Posted by Alexis Mallory on 5/12/2016

Final Project Design Briefs:  Design Challenges

Ethics is a complex word. When you hear it used, sometimes you are not really sure what it means.
The word is often used in several different ways. Ethics is generally defined as the study of morals,
which is the study of what is right and wrong or beneficial or harmful to others. In the field of
engineering and science, it is a very important concept that is considered in the daily workings of engineers and scientists.


The codes of professional engineers and scientists vary widely within different professional societies.
Many professional societies maintain a set of codes, such as the American Institute of Chemists,
the American Mathematical Society, the Association of Computer Machinery, and the American
Council of Engineering Companies.


These codes of conduct or ethical guidelines are used to govern the practices of the engineers,
engineering technicians, scientists, and mathematicians. Sometimes the codes are extensive
and may even result in persons losing their advanced degree if they are found to plagiarize work.
You may be surprised to learn that there is also a set of codes for student organizations that
includes a Hippocratic oath for scientists, engineers, and executives.


The following Internet sites may prove helpful to you in your research:


TEAM NORMS _ Introduction

When you walk into a library, how are you supposed to behave? What do you say when you answer a telephone or end a phone call? If you want to ask the teacher a question in the middle of a lecture, what do you do? All of these scenarios should bring about similar, if not identical, responses from everyone in the class. Each of these scenarios would result in a behavioral response that follows guidelines, protocols, or rules of acceptable behavior, also known as norms. Norms regulate proper and acceptable behavior by and among individuals.

Teams develop and agree upon norms through consensus to ensure efficiency and to avoid potential conflicts. Acceptable and preferred communication protocols, decision-making rules, and methods of conflict resolution are only a few examples of team norms.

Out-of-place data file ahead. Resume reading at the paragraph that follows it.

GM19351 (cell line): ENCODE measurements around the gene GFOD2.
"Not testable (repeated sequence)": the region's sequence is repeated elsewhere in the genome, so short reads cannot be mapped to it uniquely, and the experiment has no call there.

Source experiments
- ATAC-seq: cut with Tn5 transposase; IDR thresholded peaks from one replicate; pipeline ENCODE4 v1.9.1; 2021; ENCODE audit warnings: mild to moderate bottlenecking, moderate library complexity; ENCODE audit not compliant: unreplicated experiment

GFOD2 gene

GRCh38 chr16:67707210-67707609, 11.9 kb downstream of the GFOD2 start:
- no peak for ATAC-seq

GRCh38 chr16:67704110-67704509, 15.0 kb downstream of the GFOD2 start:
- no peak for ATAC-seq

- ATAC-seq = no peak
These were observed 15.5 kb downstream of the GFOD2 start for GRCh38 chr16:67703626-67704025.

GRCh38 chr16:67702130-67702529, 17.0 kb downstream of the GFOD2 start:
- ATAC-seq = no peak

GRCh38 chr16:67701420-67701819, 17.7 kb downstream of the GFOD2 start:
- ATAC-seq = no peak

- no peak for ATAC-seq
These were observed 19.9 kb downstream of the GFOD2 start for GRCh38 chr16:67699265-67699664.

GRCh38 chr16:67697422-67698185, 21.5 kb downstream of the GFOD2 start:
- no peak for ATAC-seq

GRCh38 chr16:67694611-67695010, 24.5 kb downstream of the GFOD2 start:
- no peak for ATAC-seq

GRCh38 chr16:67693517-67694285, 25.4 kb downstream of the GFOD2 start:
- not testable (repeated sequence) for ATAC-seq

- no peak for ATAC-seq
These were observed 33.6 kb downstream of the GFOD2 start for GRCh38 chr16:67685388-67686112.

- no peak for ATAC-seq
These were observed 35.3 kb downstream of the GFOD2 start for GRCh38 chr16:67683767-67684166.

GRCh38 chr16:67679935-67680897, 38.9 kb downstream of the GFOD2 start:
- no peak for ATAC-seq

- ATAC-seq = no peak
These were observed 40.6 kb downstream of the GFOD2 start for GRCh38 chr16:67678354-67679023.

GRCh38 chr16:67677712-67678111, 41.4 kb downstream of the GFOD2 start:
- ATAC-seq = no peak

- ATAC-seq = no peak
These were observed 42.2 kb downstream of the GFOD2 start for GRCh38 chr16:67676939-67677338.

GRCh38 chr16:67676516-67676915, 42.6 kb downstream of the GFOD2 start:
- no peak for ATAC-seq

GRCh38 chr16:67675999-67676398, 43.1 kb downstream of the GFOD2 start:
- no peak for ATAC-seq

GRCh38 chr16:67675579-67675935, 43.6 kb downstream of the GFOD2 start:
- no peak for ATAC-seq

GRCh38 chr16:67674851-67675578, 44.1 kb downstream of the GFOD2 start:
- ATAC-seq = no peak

• Engineering notebook
  • Computer
  • Access to a fax machine, or scanner and email
  • MicrosoftÒ Word



In this activity you and your teammate will formulate team norms that will serve to guide your actions throughout your design challenge.

Using email, instant message, web cam, telephone, or some other means of appropriate communication, you and your virtual teammate will brainstorm ideas for team norms that address the following topics one at a time. Use your engineering notebook as a repository for your ideas.

  • Code of conduct
  • Standard communication method(s)
  • Frequency of communication
  • File management structure
  • File revision management
  • Process for making design decisions
  • Process for dealing with differences of opinion and conflict


Analyze the ideas for each topic and discuss their impact on the team and the overall goal.


Identify key norms that you and your teammate can come to consensus on and finalize them as formal statements in your engineering notebook.


Establish consequences for each norm should they be broken by either teammate. Write these consequences after each norm in your engineering notebook.


In your engineering notebook, create a project timeline in the form of a Gantt chart. The Gantt chart will reflect all of the phases of the design process that you are using to guide your efforts in the design challenge.


Using MicrosoftÒ Word, recreate the design brief for your design challenge. Construct the Gantt chart using the draw tools. On the second page, list the team norms and violation consequences that you and your teammate have agreed to. At the bottom of the second page, you will include three sentences for teammate and teacher signatures. The first two sentences are to be signed by the teammates. The last sentence is to be signed by both students’ teachers after they have reviewed your document.

  • Read, understood, and agreed to by ________________ on ___________.
  • Read, understood, and agreed to by ________________ on ___________.
  • Accepted by _________________ and __________________.


Have one teammate print out the document, sign it in the appropriate spot, and pass the document off to his/her teacher for a signature. The document will then be sent to the other school to be signed and dated by the other teammate and teacher. Finally, the document will be delivered back to its origin point. Both you and your partner will keep one signed copy that you will affix within your engineering notebook. Each teacher will receive a copy for his or her records.



1. What are team norms?

2. Why do teams establish norms?

3. What is consensus?

4. Why is consensus important in the development of team norms?

5. What is the purpose of a Gantt chart?